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Interview: In a spin
20 April 2007
Daniella Goldfarb talks to Colin Batchelor about her dreams for electron spin resonance
|Daniella Goldfarb is the Erich Klieger chair in chemical physics at the Weizmann Institute of Science, Rehovot, Israel. Her research interests in electron paramagnetic resonance range from metalloproteins to zeolites. She has been a member of the Physical Chemistry Chemical Physics editorial board since the start of 2007. Daniella Goldfarb was recently awarded the Bruker BioSpin Lectureship by the RSC's electron spin resonance group at their 40th annual international meeting.|
What are you working on at the moment?
I concentrate on electron spin resonance - the older and smaller brother of nuclear magnetic resonance. It deals with compounds that are paramagnetic, with one or more unpaired electron. We use it to learn about structure and dynamics in different systems, but we are involved in developing the spectroscopy and instrumentation. We not only use commercial instruments but we build our own spectrometers too, so we can do things that are out of the ordinary, but will hopefully turn into routine experiments.
What does EPR tell us that other methods can't?
A lot of Israel's GDP goes on fundamental research - why do you think Israel does this?
We complain that it's not enough! When Israel was really young and the standard of living was much lower, more money was going into education and research than now, so although it looks a lot, it's going down. When times were really tough (economically) the government realized that the only resource that Israel has is its people, and you have to invest in education. Maybe our politicians don't understand that the successes we've had with Nobel Prizes in the past few years were based on work done years ago.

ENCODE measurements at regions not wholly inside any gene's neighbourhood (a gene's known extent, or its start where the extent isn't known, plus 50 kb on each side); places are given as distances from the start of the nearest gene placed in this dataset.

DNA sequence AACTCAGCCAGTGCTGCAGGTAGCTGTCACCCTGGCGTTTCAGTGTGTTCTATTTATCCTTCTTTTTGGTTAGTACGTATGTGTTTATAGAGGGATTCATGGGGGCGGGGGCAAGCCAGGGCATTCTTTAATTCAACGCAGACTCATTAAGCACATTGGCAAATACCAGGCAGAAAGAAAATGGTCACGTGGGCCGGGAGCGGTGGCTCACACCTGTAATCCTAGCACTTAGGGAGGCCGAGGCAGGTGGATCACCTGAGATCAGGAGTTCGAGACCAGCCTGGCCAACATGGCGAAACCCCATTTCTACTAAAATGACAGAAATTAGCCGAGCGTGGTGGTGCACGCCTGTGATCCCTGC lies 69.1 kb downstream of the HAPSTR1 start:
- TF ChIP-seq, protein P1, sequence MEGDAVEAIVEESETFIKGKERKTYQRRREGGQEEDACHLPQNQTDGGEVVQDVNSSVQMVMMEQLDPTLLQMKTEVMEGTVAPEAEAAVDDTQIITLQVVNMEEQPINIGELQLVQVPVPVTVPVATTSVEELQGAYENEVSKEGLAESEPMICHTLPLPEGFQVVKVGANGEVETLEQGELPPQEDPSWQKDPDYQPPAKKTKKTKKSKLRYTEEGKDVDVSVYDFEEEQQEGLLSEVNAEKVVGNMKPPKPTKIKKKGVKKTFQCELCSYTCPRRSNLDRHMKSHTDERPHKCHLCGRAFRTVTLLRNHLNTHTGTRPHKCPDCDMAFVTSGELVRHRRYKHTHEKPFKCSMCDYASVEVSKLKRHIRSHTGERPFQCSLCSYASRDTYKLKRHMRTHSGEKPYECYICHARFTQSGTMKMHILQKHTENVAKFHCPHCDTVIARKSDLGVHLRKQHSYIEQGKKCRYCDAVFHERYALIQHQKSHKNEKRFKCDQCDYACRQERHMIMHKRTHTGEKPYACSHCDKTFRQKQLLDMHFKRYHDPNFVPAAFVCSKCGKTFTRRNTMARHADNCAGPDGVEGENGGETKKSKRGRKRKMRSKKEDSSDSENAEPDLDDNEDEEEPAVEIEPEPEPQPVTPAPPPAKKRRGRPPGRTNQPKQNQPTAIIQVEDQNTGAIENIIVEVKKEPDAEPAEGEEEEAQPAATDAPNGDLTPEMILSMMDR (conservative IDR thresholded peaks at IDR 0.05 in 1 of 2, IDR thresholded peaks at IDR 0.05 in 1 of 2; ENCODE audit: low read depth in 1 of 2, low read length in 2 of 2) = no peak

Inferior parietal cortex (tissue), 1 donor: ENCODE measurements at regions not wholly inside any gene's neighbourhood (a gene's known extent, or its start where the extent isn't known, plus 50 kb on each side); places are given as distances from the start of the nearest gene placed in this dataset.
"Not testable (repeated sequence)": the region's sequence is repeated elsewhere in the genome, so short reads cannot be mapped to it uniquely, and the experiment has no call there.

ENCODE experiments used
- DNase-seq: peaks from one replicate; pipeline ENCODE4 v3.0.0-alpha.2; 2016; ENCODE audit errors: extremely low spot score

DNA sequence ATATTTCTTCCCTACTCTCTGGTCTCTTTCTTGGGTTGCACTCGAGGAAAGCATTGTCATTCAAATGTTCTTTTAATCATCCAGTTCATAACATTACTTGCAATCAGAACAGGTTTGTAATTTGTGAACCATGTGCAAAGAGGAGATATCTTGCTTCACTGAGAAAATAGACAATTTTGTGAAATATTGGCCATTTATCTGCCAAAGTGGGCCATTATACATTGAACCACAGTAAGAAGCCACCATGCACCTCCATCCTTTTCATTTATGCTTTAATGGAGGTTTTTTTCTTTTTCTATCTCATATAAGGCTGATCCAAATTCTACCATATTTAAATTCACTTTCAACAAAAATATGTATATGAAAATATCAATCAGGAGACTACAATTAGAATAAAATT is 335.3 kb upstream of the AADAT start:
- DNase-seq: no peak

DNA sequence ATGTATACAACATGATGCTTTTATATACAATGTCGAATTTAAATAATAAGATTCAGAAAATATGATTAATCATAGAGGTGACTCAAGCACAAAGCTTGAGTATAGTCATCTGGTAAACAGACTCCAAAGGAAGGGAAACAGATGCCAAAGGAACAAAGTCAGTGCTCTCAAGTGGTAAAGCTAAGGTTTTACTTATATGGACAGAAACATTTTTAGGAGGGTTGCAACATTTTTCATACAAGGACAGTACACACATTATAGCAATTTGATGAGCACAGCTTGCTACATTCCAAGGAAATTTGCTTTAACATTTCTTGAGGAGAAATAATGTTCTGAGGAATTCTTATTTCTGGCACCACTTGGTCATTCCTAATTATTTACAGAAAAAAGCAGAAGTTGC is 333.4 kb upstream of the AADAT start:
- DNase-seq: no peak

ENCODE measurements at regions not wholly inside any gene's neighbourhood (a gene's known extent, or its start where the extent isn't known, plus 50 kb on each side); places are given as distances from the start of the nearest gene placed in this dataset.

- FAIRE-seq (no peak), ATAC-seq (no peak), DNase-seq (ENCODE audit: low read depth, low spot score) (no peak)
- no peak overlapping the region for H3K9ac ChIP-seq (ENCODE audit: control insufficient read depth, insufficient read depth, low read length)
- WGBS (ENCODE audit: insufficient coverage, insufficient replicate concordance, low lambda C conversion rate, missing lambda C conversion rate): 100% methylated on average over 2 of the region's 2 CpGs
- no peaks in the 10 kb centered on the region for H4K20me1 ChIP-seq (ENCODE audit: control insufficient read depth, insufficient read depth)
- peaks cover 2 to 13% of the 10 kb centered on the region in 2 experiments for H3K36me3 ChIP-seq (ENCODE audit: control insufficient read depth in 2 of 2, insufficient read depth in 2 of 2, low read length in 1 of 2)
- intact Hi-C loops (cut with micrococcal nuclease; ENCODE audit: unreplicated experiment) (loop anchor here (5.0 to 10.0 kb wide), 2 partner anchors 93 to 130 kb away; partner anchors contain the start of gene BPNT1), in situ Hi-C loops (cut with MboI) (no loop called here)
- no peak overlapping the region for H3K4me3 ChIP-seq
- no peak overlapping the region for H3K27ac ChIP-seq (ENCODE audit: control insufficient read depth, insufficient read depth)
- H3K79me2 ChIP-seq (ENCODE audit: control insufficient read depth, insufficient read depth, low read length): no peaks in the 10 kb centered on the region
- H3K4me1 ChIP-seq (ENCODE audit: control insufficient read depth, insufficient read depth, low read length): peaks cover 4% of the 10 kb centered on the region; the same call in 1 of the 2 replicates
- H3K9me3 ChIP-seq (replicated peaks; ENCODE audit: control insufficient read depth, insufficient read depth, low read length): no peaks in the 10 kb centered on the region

What started you on magnetic resonance problems?
After my B.Sc. I knew I would go into physical chemistry. I was looking for a PhD position and spoke to different people at several universities: you have to think about the advisor, though you know your general area of interest. I was lucky to talk to the one who 'fathered' the field of magnetic resonance in Israel, which has a long tradition. If you look at the number of people who do magnetic resonance in the Weizmann Institute you realize the stature is relatively high for a small country. I started with NMR and once you're in the field of magnetic resonance it requires a lot of expertise, mastering both the theory and the experimental method Once you achieve it, you don't move out so easily so I guess I'd always stay doing magnetic resonance, but I can apply it to new fields.
Are there any exciting new applications you'd like to follow up?
What's the big obstacle?
You just have to feel comfortable with the more advanced techniques. For conventional frequency EPR there is no problem. For high-field EPR the sample is in a very tiny capillary and to do this freeze-quench you have to rapidly freeze the reaction, then inject it into this tiny capillary. There is a group that has managed to do this and we'll find a way too. Another problem for biological samples is that the concentrations are low. EPR is still not as sensitive a technique as fluorescence. I believe that in a year or two we'll manage. Once the sample is frozen in the spectrometer it doesn't matter whether it's an intermediate or a stable state. This direction will keep us busy for the next ten years.
If you could work on a scientific problem in any field, what would it be?
I would like to stay in EPR spectroscopy, but apply it to nanostructures and single molecules. The problem is sensitivity right now. I'd like to go smaller, not to stay in the bulk, but to look at surfaces or single nanostructures. This is more of a dream than a new direction, but I'd like to look at a molecular machine at work. The problem is always resolution vs sensitivity; you have high sensitivity and low resolution or low sensitivity and high resolution.
Link to journal article
High field ENDOR as a characterization tool for functional sites in microporous materials
Daniella Goldfarb, Phys. Chem. Chem. Phys., 2006, 8, 2325
EPR studies on the organization of self-assembled spin-labeled organic monolayers adsorbed on GaAs
Sharon Ruthstein, Reit Artzi, Daniella Goldfarb and Ron Naaman, Phys. Chem. Chem. Phys., 2005, 7, 524
Goldfarb group webpage at the Weizmann Institute of Science
Read more about the group's research
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